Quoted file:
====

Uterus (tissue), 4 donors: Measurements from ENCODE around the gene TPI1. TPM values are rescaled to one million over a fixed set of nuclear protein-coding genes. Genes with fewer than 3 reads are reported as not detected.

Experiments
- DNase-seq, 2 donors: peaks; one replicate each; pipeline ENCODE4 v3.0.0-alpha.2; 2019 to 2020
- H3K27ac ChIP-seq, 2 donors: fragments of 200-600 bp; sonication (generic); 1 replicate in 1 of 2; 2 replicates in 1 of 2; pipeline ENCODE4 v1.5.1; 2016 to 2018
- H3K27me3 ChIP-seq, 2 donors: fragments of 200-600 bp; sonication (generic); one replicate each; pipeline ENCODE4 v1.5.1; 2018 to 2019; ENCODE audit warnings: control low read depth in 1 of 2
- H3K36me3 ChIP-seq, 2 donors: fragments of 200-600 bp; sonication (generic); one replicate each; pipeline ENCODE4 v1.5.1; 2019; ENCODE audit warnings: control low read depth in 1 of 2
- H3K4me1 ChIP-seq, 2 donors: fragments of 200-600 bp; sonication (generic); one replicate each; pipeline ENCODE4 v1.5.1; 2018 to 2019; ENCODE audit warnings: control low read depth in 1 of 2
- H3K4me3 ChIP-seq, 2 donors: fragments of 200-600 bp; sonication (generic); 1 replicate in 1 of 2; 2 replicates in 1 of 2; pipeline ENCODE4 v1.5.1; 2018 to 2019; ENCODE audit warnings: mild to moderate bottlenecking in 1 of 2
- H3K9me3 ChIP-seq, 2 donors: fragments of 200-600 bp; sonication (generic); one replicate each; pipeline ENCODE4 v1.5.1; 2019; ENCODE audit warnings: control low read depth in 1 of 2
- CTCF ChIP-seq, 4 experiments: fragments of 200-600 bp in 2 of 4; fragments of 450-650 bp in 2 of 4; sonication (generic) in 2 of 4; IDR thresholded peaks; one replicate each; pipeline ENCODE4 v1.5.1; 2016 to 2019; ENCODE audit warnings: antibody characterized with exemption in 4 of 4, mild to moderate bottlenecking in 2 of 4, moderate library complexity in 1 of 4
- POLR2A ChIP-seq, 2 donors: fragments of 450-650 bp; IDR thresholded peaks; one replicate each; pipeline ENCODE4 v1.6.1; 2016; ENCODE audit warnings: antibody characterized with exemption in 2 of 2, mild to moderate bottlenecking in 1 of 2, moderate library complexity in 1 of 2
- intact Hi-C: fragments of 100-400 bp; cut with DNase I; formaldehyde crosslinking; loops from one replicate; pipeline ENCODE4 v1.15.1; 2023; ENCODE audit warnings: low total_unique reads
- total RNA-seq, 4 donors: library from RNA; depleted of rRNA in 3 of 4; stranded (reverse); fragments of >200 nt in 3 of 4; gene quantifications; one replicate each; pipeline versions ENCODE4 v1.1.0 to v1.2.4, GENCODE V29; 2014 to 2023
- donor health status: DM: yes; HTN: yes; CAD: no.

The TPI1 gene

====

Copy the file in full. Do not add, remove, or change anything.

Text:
Uterus (tissue), 4 donors: Measurements from ENCODE around the gene TPI1. TPM values are rescaled to one million over a fixed set of nuclear protein-coding genes. Genes with fewer than 3 reads are reported as not detected.

Experiments
- DNase-seq, 2 donors: peaks; one replicate each; pipeline ENCODE4 v3.0.0-alpha.2; 2019 to 2020
- H3K27ac ChIP-seq, 2 donors: fragments of 200-600 bp; sonication (generic); 1 replicate in 1 of 2; 2 replicates in 1 of 2; pipeline ENCODE4 v1.5.1; 2016 to 2018
- H3K27me3 ChIP-seq, 2 donors: fragments of 200-600 bp; sonication (generic); one replicate each; pipeline ENCODE4 v1.5.1; 2018 to 2019; ENCODE audit warnings: control low read depth in 1 of 2
- H3K36me3 ChIP-seq, 2 donors: fragments of 200-600 bp; sonication (generic); one replicate each; pipeline ENCODE4 v1.5.1; 2019; ENCODE audit warnings: control low read depth in 1 of 2
- H3K4me1 ChIP-seq, 2 donors: fragments of 200-600 bp; sonication (generic); one replicate each; pipeline ENCODE4 v1.5.1; 2018 to 2019; ENCODE audit warnings: control low read depth in 1 of 2
- H3K4me3 ChIP-seq, 2 donors: fragments of 200-600 bp; sonication (generic); 1 replicate in 1 of 2; 2 replicates in 1 of 2; pipeline ENCODE4 v1.5.1; 2018 to 2019; ENCODE audit warnings: mild to moderate bottlenecking in 1 of 2
- H3K9me3 ChIP-seq, 2 donors: fragments of 200-600 bp; sonication (generic); one replicate each; pipeline ENCODE4 v1.5.1; 2019; ENCODE audit warnings: control low read depth in 1 of 2
- CTCF ChIP-seq, 4 experiments: fragments of 200-600 bp in 2 of 4; fragments of 450-650 bp in 2 of 4; sonication (generic) in 2 of 4; IDR thresholded peaks; one replicate each; pipeline ENCODE4 v1.5.1; 2016 to 2019; ENCODE audit warnings: antibody characterized with exemption in 4 of 4, mild to moderate bottlenecking in 2 of 4, moderate library complexity in 1 of 4
- POLR2A ChIP-seq, 2 donors: fragments of 450-650 bp; IDR thresholded peaks; one replicate each; pipeline ENCODE4 v1.6.1; 2016; ENCODE audit warnings: antibody characterized with exemption in 2 of 2, mild to moderate bottlenecking in 1 of 2, moderate library complexity in 1 of 2
- intact Hi-C: fragments of 100-400 bp; cut with DNase I; formaldehyde crosslinking; loops from one replicate; pipeline ENCODE4 v1.15.1; 2023; ENCODE audit warnings: low total_unique reads
- total RNA-seq, 4 donors: library from RNA; depleted of rRNA in 3 of 4; stranded (reverse); fragments of >200 nt in 3 of 4; gene quantifications; one replicate each; pipeline versions ENCODE4 v1.1.0 to v1.2.4, GENCODE V29; 2014 to 2023
- donor health status: DM: yes; HTN: yes; CAD: no.

The TPI1 gene